Amid a continued decline in display-advertising revenue of 7 percent in the first quarter of 2015, to just $381 million, Yahoo is pushing investor focus toward its next-generation advertising initiatives: mobile, video, native and social, or what it dubs "MVNS." It also announced the rollout of two new video-advertising products: native video ads and video app install ads.
Demo of Yahoo's native video advertising, here located below the video content, on mobile devices. (Source: Yahoo blog)
MVNS, pronounced "mavens," is something that CEO Marissa Mayer calls "core to our growth," pointing out that these four categories combined grew 58 percent in Q1, to $363 million, the Wall Street Journal reported. Mayer noted in a Q1 earnings call on Tuesday that its MVNS segment saw more than $1 billion in revenue in 2014.
Adding new video-advertising formats is clearly part of MVNS and Yahoo's strategy to shift its core revenue away from older, less engaging display ads.
"With native video ads, we've combined two of our most engaging formats so that brand content can be as compelling as video [and] can be as beautifully integrated to the other experiences on our homepage, digital magazines and apps," said Prashant Fuloria, SVP of advertising products for Yahoo, in a blog post touting the new releases. She noted that users who viewed native ads on Yahoo's site increased their favorability toward brands 50 percent and raised their intent to purchase 28 percent.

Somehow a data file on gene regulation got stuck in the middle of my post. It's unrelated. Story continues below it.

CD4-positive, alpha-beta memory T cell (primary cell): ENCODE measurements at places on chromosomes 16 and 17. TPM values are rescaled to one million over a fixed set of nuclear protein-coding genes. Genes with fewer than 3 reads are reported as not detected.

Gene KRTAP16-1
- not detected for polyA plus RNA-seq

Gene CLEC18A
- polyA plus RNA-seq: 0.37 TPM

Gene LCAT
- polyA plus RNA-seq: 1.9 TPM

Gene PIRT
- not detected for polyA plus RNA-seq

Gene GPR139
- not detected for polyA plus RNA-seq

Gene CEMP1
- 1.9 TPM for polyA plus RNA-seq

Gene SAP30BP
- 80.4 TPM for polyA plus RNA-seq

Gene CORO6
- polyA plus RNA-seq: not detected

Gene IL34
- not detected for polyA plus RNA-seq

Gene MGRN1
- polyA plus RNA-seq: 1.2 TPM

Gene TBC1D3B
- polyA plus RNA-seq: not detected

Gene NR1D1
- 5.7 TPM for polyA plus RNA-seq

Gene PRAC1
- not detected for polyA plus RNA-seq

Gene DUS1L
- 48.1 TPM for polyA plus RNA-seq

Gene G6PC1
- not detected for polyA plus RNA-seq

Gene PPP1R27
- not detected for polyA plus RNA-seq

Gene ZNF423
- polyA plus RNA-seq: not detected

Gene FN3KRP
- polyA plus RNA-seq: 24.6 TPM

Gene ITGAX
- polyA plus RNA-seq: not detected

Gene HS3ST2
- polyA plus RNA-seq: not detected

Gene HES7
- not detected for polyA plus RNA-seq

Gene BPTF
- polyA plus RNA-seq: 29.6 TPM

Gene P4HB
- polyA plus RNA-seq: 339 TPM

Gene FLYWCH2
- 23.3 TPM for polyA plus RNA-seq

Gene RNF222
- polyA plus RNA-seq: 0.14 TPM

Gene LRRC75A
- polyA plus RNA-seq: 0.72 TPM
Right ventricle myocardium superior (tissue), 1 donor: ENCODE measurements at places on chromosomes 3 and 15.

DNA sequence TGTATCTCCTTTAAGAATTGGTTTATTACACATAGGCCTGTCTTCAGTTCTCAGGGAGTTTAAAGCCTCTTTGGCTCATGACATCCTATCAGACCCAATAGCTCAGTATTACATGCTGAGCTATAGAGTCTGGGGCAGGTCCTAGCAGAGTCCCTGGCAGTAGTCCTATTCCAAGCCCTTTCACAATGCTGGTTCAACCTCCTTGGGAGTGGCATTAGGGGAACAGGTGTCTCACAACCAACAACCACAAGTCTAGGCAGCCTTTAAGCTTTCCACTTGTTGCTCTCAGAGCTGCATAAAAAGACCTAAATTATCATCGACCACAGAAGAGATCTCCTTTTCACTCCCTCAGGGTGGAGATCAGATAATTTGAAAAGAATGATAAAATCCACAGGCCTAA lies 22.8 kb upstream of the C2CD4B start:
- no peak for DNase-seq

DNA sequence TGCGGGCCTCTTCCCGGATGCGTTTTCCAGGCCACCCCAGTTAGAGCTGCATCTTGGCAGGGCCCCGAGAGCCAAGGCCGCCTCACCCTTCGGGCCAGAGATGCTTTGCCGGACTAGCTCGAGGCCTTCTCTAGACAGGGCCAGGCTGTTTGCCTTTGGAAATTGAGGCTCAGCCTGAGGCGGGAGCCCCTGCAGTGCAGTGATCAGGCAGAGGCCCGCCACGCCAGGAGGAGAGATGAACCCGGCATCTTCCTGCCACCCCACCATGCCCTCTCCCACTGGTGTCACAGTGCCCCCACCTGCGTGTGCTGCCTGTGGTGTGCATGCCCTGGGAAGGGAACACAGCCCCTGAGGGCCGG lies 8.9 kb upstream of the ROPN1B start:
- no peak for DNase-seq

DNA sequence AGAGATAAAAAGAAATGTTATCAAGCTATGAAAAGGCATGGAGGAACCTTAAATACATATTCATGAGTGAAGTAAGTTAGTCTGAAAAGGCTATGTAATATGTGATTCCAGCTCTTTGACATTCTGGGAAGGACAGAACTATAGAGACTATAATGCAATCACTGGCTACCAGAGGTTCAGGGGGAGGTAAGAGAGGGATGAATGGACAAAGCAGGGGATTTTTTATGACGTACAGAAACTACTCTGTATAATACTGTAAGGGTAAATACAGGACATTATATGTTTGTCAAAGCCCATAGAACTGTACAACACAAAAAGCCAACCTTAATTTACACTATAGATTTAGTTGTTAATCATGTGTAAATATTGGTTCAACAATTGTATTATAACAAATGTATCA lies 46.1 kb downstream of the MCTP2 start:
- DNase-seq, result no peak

Video app install ads--those advertisements enticing viewers to click and install a variety of apps, such as games, are another promising area, Fuloria said, noting that "Yahoo's app install video ads see an 89 percent completion rate, and users acquired have up to 43 percent more app sessions than average."
Game publisher Zynga has teamed up with Yahoo on app install ads and said it is pretty pleased with the success it's had using them.
It's also no surprise that Yahoo is launching these advertising options ahead of its Newfronts presentation in New York on April 27. Like other online players, the search-engine giant is banking heavily on the strength of its brand and its original content offerings, as well as creative advertising options, to draw in committed ad dollars.
Yahoo overall missed analyst forecasts for Q1, chalking up revenue of $1.04 billion and earnings per share of 15 cents. Analysts had expected $1.06 billion in revenue and 18 cents EPS. It saw profits of $21.2 million, down from $311.6 million a year earlier.
The company also said its video-stream total increased 16 percent in the first quarter, a trend it credited to the introduction of an autoplay feature. Yahoo noted that more than 600 million monthly active users accessed its site via mobile devices.
Integration of the recently acquired Brightroll ad platform is continuing, with Yahoo's demographic and behavioral measurement data added to the Brightroll marketplace, the company noted, along with its own ad inventory and that of analytics platform Flurry.
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